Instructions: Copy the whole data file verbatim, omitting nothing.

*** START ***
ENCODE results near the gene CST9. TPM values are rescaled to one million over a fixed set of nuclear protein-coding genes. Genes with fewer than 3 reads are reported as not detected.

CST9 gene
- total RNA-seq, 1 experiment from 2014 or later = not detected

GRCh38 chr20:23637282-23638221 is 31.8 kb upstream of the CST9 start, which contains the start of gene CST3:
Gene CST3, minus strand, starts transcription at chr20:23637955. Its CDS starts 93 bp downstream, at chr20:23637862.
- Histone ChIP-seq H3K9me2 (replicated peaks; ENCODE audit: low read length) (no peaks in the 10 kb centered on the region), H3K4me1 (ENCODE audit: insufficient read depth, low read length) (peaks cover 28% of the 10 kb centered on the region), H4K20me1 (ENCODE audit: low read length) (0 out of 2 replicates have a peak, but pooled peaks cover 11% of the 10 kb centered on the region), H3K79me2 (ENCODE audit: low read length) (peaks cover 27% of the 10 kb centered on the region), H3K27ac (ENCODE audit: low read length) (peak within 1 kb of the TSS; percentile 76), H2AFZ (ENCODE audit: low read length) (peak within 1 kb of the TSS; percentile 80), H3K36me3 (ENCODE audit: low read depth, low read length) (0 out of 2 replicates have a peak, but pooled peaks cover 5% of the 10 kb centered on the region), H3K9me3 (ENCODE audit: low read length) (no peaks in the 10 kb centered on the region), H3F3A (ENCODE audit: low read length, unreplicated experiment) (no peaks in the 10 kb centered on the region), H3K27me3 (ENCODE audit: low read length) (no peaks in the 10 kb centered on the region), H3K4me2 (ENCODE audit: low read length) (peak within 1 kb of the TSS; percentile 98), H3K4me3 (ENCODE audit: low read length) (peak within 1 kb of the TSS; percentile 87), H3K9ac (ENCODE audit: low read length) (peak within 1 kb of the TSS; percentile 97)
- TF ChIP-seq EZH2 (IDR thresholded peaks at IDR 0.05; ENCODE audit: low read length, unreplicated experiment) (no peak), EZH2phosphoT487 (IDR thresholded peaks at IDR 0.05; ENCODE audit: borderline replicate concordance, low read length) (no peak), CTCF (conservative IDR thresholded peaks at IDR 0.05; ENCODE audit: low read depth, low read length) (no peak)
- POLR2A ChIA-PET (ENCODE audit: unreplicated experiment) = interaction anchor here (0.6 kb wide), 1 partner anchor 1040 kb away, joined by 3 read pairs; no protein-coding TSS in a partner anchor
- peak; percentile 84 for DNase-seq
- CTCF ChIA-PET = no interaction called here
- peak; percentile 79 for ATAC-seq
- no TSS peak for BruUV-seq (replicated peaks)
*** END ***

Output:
ENCODE results near the gene CST9. TPM values are rescaled to one million over a fixed set of nuclear protein-coding genes. Genes with fewer than 3 reads are reported as not detected.

CST9 gene
- total RNA-seq, 1 experiment from 2014 or later = not detected

GRCh38 chr20:23637282-23638221 is 31.8 kb upstream of the CST9 start, which contains the start of gene CST3:
Gene CST3, minus strand, starts transcription at chr20:23637955. Its CDS starts 93 bp downstream, at chr20:23637862.
- Histone ChIP-seq H3K9me2 (replicated peaks; ENCODE audit: low read length) (no peaks in the 10 kb centered on the region), H3K4me1 (ENCODE audit: insufficient read depth, low read length) (peaks cover 28% of the 10 kb centered on the region), H4K20me1 (ENCODE audit: low read length) (0 out of 2 replicates have a peak, but pooled peaks cover 11% of the 10 kb centered on the region), H3K79me2 (ENCODE audit: low read length) (peaks cover 27% of the 10 kb centered on the region), H3K27ac (ENCODE audit: low read length) (peak within 1 kb of the TSS; percentile 76), H2AFZ (ENCODE audit: low read length) (peak within 1 kb of the TSS; percentile 80), H3K36me3 (ENCODE audit: low read depth, low read length) (0 out of 2 replicates have a peak, but pooled peaks cover 5% of the 10 kb centered on the region), H3K9me3 (ENCODE audit: low read length) (no peaks in the 10 kb centered on the region), H3F3A (ENCODE audit: low read length, unreplicated experiment) (no peaks in the 10 kb centered on the region), H3K27me3 (ENCODE audit: low read length) (no peaks in the 10 kb centered on the region), H3K4me2 (ENCODE audit: low read length) (peak within 1 kb of the TSS; percentile 98), H3K4me3 (ENCODE audit: low read length) (peak within 1 kb of the TSS; percentile 87), H3K9ac (ENCODE audit: low read length) (peak within 1 kb of the TSS; percentile 97)
- TF ChIP-seq EZH2 (IDR thresholded peaks at IDR 0.05; ENCODE audit: low read length, unreplicated experiment) (no peak), EZH2phosphoT487 (IDR thresholded peaks at IDR 0.05; ENCODE audit: borderline replicate concordance, low read length) (no peak), CTCF (conservative IDR thresholded peaks at IDR 0.05; ENCODE audit: low read depth, low read length) (no peak)
- POLR2A ChIA-PET (ENCODE audit: unreplicated experiment) = interaction anchor here (0.6 kb wide), 1 partner anchor 1040 kb away, joined by 3 read pairs; no protein-coding TSS in a partner anchor
- peak; percentile 84 for DNase-seq
- CTCF ChIA-PET = no interaction called here
- peak; percentile 79 for ATAC-seq
- no TSS peak for BruUV-seq (replicated peaks)